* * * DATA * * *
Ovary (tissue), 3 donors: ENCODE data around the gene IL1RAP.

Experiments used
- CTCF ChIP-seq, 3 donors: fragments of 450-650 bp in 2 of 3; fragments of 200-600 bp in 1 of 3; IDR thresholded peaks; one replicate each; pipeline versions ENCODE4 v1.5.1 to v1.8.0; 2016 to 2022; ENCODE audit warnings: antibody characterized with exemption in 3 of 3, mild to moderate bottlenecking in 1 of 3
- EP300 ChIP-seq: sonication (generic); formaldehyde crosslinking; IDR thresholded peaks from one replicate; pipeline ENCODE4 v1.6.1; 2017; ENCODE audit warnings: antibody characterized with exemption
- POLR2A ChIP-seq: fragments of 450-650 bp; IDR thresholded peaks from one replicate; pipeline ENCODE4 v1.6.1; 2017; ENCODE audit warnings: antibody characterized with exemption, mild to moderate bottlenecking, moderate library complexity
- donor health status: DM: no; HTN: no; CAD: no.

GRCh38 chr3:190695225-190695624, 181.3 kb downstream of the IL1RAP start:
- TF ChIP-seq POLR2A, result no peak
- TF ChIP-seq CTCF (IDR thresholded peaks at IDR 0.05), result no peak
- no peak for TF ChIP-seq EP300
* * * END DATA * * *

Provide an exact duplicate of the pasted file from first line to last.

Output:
Ovary (tissue), 3 donors: ENCODE data around the gene IL1RAP.

Experiments used
- CTCF ChIP-seq, 3 donors: fragments of 450-650 bp in 2 of 3; fragments of 200-600 bp in 1 of 3; IDR thresholded peaks; one replicate each; pipeline versions ENCODE4 v1.5.1 to v1.8.0; 2016 to 2022; ENCODE audit warnings: antibody characterized with exemption in 3 of 3, mild to moderate bottlenecking in 1 of 3
- EP300 ChIP-seq: sonication (generic); formaldehyde crosslinking; IDR thresholded peaks from one replicate; pipeline ENCODE4 v1.6.1; 2017; ENCODE audit warnings: antibody characterized with exemption
- POLR2A ChIP-seq: fragments of 450-650 bp; IDR thresholded peaks from one replicate; pipeline ENCODE4 v1.6.1; 2017; ENCODE audit warnings: antibody characterized with exemption, mild to moderate bottlenecking, moderate library complexity
- donor health status: DM: no; HTN: no; CAD: no.

GRCh38 chr3:190695225-190695624, 181.3 kb downstream of the IL1RAP start:
- TF ChIP-seq POLR2A, result no peak
- TF ChIP-seq CTCF (IDR thresholded peaks at IDR 0.05), result no peak
- no peak for TF ChIP-seq EP300